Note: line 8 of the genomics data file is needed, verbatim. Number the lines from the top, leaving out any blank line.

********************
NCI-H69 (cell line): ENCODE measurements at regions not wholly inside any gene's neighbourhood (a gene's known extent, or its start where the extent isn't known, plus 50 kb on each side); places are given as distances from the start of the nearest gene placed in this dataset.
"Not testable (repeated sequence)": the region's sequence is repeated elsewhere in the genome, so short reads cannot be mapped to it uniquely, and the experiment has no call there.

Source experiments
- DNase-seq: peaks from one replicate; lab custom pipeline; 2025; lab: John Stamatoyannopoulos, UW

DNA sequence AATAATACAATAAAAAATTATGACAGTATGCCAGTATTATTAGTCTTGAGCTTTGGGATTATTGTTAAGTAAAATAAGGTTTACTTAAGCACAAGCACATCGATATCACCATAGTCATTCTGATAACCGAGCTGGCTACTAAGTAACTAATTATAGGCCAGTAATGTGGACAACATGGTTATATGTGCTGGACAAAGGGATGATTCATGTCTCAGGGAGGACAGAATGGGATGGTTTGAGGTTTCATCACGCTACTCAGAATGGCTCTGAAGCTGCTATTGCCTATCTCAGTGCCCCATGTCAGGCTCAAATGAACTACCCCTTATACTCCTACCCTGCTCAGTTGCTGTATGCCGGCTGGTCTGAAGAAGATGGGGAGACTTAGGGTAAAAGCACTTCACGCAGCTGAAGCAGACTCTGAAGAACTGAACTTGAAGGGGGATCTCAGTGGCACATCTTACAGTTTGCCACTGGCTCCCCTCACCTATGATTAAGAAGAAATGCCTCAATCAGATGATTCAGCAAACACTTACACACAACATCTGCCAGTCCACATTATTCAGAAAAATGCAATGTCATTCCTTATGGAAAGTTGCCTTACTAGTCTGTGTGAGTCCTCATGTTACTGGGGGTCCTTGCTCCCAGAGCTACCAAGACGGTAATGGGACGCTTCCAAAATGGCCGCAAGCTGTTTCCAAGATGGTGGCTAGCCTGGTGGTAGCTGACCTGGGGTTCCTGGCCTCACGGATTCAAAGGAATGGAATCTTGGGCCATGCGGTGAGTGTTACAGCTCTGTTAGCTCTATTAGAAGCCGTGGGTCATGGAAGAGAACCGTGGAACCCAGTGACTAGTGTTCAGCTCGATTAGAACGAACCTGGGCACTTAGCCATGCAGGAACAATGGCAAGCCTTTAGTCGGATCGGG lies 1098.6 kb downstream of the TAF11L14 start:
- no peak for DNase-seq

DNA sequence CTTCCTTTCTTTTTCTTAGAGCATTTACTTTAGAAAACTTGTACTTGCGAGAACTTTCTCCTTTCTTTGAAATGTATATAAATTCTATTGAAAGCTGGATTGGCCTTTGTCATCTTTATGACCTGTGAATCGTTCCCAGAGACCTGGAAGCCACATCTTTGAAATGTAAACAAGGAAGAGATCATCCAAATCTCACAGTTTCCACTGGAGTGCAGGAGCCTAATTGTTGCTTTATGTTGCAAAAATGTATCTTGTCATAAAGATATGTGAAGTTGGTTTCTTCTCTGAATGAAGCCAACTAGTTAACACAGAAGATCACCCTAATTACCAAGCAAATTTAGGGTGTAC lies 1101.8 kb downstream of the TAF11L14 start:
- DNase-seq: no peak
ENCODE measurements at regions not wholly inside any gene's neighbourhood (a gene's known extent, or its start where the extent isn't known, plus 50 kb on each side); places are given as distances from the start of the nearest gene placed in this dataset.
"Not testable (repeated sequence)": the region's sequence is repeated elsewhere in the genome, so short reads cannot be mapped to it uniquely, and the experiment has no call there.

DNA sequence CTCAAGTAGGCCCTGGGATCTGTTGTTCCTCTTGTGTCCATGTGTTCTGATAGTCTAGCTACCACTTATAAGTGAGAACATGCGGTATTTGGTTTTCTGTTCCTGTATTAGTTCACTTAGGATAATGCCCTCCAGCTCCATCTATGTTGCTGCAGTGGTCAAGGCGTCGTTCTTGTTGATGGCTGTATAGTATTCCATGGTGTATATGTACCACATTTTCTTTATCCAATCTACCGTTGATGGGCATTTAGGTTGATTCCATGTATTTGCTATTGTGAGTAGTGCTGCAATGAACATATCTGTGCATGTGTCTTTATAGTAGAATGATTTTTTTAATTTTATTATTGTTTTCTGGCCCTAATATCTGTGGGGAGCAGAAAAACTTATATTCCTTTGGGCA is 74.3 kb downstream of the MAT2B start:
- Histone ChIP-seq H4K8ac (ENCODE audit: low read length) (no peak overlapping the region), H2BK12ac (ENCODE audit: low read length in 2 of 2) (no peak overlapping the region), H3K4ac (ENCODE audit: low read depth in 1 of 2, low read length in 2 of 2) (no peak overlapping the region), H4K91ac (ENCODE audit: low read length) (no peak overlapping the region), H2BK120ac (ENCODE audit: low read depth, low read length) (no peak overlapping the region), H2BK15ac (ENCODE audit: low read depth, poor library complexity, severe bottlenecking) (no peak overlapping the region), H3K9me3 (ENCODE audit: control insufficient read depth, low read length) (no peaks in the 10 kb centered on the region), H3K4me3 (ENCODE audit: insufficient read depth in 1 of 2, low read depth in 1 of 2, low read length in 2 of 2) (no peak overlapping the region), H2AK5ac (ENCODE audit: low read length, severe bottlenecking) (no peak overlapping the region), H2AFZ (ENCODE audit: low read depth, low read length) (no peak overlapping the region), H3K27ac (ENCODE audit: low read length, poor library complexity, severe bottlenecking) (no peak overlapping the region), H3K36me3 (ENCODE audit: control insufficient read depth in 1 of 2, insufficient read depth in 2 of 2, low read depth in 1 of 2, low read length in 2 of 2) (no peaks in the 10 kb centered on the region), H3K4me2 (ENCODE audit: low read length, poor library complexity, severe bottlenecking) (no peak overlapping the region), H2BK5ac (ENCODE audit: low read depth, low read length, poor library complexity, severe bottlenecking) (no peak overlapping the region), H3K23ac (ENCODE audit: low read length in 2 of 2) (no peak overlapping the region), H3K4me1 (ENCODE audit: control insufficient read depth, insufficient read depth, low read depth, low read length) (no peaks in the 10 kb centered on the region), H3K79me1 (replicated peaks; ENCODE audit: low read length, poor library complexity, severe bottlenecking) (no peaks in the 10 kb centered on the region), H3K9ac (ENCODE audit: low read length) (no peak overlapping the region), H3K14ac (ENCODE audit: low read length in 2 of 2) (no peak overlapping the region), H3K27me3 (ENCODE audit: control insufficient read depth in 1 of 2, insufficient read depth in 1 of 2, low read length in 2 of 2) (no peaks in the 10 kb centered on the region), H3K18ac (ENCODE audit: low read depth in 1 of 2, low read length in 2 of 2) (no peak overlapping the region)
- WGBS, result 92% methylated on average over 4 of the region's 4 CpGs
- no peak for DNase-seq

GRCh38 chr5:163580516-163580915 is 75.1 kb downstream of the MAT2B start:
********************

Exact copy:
- DNase-seq: no peak